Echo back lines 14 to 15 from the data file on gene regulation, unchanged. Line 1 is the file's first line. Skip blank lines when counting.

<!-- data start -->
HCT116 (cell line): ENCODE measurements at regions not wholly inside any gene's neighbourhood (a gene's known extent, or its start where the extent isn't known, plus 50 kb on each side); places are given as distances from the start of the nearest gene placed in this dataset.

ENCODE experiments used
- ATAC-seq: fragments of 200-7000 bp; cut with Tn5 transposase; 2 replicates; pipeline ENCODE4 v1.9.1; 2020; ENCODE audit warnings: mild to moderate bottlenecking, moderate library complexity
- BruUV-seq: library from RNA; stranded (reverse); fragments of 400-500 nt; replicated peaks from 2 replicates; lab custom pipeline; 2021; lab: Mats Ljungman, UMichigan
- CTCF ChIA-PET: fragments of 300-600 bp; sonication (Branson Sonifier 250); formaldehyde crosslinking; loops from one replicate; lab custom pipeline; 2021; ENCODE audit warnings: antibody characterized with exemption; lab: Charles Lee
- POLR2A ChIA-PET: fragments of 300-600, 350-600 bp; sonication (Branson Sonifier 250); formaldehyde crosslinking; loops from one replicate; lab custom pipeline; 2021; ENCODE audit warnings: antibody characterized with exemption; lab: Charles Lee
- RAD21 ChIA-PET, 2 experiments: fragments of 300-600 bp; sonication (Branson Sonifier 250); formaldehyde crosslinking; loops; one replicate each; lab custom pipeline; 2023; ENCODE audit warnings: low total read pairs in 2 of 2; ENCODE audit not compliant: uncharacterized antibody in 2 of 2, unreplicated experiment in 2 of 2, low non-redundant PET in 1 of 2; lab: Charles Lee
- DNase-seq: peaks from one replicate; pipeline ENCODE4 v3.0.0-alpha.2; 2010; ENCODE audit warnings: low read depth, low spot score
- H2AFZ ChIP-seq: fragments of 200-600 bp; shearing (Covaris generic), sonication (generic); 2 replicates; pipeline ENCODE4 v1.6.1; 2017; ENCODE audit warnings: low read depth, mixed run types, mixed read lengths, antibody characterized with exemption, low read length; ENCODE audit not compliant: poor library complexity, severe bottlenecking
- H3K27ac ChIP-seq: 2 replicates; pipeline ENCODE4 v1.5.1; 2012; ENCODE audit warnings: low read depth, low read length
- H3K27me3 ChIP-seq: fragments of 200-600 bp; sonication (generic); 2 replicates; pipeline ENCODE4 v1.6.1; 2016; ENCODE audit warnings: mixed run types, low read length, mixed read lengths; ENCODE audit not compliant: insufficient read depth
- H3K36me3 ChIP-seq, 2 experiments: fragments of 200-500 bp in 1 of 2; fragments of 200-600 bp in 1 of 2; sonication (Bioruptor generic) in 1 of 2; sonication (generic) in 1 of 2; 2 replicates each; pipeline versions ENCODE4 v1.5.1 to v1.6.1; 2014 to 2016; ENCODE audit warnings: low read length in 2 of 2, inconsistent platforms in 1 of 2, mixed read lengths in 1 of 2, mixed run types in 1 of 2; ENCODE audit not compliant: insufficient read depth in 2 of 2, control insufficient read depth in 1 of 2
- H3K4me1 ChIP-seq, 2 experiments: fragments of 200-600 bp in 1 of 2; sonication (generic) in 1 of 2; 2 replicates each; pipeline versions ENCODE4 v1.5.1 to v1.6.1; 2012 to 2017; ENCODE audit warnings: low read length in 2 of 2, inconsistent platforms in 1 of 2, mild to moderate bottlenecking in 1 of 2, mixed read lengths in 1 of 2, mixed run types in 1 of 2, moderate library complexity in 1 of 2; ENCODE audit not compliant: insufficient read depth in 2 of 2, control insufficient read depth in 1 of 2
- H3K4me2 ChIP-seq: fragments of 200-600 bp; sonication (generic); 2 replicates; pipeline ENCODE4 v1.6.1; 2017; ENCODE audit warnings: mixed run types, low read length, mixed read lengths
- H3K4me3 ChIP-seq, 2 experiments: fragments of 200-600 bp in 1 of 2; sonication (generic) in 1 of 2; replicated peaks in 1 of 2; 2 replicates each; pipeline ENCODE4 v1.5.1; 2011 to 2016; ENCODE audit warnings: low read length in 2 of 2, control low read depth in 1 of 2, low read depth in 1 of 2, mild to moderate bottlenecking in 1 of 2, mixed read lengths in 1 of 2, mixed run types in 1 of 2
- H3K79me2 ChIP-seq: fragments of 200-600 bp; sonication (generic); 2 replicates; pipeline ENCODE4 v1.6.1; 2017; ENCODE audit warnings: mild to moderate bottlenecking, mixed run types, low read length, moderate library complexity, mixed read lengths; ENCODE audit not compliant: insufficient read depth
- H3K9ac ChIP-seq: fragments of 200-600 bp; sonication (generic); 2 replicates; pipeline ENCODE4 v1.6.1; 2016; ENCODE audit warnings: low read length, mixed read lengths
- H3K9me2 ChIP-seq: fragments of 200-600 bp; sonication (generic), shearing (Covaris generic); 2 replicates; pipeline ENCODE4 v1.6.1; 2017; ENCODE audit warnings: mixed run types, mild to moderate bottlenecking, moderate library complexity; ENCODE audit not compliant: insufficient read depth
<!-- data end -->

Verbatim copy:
- H3K4me2 ChIP-seq: fragments of 200-600 bp; sonication (generic); 2 replicates; pipeline ENCODE4 v1.6.1; 2017; ENCODE audit warnings: mixed run types, low read length, mixed read lengths
- H3K4me3 ChIP-seq, 2 experiments: fragments of 200-600 bp in 1 of 2; sonication (generic) in 1 of 2; replicated peaks in 1 of 2; 2 replicates each; pipeline ENCODE4 v1.5.1; 2011 to 2016; ENCODE audit warnings: low read length in 2 of 2, control low read depth in 1 of 2, low read depth in 1 of 2, mild to moderate bottlenecking in 1 of 2, mixed read lengths in 1 of 2, mixed run types in 1 of 2